“There seems to be a lot of attention paid to vanity and materialism,” says Maultsaid. “Being good-looking seems to be, by far, the most important attribute to possess. Then again, I suppose that just reflects society’s values and ideals around consumption and conformity. You have your contingent of people whose lives revolve around going to bars and drinking and partying. If there’s a gay parade they’re out in full force, but if there’s a rally against the occupation of Iraq, they’re nowhere to be found. But I don’t want to sound pious. I mean, I know lots of queers who do political work in their daily lives, really important work, but you wouldn’t necessarily identify them because they’re activists who happen to be queer, as opposed to being queer activists.”

Coyote, too has a relationship of love/frustration with his fellow queers. Lately, he is especially disconcerted by what he describes as “the whole transwomen-not-being-allowed-in-some-women’s-spaces thing.” It upsets him “because it has become so polarized and divisive. There is so much to be learned by both sides on that debate, and I see us not making the best use of this opportunity to understand each other better. I feel really caught in the middle of this issue, due to my own ambiguous-at-best gender status.

“Instead of using the debate to better understand how we are all affected by the enforced gender binary, we fight. There are some powerful questions and answers that can’t be heard over all the screaming. That concerns me, and the fact that I don’t see any solutions some days really makes me sad.”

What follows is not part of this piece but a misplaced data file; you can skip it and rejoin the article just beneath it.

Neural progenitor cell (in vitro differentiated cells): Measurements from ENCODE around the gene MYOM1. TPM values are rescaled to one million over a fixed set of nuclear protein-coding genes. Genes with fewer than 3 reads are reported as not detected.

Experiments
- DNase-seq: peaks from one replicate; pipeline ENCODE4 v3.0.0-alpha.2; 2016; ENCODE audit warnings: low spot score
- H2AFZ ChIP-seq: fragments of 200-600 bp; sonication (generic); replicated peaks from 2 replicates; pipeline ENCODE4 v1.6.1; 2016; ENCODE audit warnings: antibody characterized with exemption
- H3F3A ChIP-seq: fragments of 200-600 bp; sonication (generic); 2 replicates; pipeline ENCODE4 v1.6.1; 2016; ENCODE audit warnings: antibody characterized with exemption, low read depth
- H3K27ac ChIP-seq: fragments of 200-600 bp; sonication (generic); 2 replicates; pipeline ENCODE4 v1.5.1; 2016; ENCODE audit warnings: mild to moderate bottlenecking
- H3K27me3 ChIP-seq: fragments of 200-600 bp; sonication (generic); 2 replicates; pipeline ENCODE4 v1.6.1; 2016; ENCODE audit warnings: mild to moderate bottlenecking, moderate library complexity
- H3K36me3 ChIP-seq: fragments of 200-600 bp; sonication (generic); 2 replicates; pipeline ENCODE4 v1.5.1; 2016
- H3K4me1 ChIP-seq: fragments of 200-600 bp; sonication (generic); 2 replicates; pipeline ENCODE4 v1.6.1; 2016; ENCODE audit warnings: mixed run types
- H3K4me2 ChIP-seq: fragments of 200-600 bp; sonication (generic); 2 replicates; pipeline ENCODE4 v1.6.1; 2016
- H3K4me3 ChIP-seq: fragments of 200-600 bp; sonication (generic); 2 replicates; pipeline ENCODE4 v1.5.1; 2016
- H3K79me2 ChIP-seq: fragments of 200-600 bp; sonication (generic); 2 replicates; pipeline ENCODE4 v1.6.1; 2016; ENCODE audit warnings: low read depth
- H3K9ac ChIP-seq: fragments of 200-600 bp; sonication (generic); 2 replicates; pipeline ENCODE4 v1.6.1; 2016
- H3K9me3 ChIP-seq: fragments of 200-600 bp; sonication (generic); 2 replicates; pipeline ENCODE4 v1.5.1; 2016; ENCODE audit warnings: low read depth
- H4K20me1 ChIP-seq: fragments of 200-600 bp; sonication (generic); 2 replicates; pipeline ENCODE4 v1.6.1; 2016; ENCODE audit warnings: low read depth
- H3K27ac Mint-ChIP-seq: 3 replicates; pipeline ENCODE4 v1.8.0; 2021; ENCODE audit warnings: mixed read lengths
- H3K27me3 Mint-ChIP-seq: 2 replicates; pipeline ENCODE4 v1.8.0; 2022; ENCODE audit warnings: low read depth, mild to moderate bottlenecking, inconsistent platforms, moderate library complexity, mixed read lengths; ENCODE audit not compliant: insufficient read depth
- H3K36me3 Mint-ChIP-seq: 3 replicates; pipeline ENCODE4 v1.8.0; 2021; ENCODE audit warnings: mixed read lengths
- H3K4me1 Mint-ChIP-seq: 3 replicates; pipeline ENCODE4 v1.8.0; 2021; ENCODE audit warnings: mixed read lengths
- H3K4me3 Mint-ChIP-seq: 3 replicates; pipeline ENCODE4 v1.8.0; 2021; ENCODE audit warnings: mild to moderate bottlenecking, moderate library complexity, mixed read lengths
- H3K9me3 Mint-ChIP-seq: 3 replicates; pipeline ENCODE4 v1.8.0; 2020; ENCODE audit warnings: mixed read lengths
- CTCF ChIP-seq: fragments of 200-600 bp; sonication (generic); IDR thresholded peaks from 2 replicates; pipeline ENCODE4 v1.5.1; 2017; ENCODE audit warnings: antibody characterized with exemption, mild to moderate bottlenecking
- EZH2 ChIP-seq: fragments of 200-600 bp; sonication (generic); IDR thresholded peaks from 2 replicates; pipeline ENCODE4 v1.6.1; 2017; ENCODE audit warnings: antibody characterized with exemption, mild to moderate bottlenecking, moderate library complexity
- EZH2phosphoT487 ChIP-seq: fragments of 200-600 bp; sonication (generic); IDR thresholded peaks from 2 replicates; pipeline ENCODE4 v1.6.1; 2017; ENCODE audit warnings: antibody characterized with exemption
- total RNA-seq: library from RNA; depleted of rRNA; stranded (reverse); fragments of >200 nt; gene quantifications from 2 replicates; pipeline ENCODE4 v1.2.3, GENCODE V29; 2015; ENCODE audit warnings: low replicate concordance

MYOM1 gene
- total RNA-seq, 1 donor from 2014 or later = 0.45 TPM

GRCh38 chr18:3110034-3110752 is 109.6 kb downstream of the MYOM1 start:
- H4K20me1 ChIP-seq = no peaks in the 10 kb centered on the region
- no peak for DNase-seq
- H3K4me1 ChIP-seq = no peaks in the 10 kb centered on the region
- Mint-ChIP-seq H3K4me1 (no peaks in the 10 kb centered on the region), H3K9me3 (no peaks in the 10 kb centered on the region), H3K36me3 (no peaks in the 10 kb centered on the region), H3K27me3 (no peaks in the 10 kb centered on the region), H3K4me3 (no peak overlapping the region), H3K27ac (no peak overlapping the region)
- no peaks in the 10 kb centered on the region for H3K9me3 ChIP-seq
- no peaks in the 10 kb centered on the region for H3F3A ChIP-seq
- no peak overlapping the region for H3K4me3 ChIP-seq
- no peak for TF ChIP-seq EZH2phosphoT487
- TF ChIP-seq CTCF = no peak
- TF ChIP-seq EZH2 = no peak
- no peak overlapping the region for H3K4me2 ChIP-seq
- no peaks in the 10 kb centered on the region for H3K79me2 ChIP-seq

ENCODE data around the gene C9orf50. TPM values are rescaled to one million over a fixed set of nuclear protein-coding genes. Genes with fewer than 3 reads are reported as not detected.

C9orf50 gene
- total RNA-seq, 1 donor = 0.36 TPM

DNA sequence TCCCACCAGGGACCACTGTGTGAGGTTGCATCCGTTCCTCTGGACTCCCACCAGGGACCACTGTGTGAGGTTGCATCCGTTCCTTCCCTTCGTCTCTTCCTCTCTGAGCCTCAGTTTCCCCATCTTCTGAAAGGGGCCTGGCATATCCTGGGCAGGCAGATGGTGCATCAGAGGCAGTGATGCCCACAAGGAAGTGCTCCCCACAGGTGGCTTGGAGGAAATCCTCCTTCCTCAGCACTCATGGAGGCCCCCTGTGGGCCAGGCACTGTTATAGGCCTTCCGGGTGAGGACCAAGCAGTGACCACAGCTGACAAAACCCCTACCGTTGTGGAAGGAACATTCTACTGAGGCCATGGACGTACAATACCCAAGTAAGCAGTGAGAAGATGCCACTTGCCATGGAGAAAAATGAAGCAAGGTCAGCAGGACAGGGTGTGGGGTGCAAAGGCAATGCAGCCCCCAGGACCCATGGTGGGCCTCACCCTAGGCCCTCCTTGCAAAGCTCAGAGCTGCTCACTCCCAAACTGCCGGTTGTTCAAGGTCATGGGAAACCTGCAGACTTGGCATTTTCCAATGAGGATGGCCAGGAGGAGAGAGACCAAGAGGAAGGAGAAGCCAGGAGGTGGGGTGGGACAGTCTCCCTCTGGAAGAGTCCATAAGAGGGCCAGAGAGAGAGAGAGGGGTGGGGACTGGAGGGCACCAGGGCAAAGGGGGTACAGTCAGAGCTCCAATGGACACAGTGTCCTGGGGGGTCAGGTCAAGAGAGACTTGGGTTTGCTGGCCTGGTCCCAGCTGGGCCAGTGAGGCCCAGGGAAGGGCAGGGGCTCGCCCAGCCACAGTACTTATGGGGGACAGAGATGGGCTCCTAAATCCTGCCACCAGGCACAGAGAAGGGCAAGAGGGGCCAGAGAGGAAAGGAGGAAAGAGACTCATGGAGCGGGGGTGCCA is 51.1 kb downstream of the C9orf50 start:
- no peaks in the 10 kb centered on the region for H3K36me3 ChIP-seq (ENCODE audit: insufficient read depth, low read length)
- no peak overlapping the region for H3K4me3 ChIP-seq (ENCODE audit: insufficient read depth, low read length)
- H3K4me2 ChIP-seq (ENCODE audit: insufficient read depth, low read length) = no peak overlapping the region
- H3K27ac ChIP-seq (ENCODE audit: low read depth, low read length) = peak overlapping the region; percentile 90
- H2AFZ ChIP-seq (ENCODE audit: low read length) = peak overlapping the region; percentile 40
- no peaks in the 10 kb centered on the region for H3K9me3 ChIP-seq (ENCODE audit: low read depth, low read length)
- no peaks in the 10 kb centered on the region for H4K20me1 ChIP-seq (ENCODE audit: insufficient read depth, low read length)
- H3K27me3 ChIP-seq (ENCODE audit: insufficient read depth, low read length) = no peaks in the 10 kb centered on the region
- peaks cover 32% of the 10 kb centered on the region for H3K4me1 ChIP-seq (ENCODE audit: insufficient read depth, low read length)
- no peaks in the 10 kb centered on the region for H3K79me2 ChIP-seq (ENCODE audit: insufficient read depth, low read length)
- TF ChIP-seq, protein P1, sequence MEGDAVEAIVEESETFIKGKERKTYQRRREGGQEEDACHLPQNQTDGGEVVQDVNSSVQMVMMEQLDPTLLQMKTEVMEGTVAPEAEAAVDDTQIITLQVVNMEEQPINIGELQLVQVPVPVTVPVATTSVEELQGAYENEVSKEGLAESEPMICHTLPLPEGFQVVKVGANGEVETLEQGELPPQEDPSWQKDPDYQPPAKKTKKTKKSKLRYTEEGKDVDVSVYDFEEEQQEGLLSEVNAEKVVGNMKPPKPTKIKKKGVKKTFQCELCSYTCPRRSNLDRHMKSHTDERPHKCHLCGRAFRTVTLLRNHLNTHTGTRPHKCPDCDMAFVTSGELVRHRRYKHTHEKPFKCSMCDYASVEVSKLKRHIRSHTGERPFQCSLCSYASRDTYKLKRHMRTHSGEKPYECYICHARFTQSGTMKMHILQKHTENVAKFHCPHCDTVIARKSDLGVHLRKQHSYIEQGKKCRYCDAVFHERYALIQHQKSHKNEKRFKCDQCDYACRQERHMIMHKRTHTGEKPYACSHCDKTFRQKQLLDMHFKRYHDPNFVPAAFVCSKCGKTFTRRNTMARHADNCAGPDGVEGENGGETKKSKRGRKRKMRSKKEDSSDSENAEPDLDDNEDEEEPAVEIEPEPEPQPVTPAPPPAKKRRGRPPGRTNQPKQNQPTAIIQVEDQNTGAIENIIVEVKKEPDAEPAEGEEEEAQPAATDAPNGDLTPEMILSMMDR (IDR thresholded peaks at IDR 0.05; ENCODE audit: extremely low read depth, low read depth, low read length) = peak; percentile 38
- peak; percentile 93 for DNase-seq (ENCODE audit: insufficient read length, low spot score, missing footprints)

On the flip side, Coyote is enthusiastic when it comes to the positive aspects of queer evolution. “I feel like we collectively are raising the bar for queer artists, and that makes me feel good. People now can afford to be a little more discerning: queer art can’t just be queer anymore to receive support from the community, it also has to be good. We won’t settle for anything with a homo in it, or written or photographed by a queer (at least I won’t). We expect better things from ourselves and we are getting them.”

More than anything, though, Coyote is inspired by inspiration in others; that’s one thing that he-and all ticket buyers-will undoubtedly see time and time again at the Vancouver Folk Fest.

“When I feel like I’ve already written everything good that’s ever gonna come out of me, I get up and go out for a coffee sometimes and I see them everywhere: the slam poets and bass players and glass blowers and silversmiths and dancers and novelists and we bitch and talk and laugh and then I go home and start all over again.”


Hosted by Meegan Maultsaid.

Sun, Jul 18 at 3 pm, stage 5.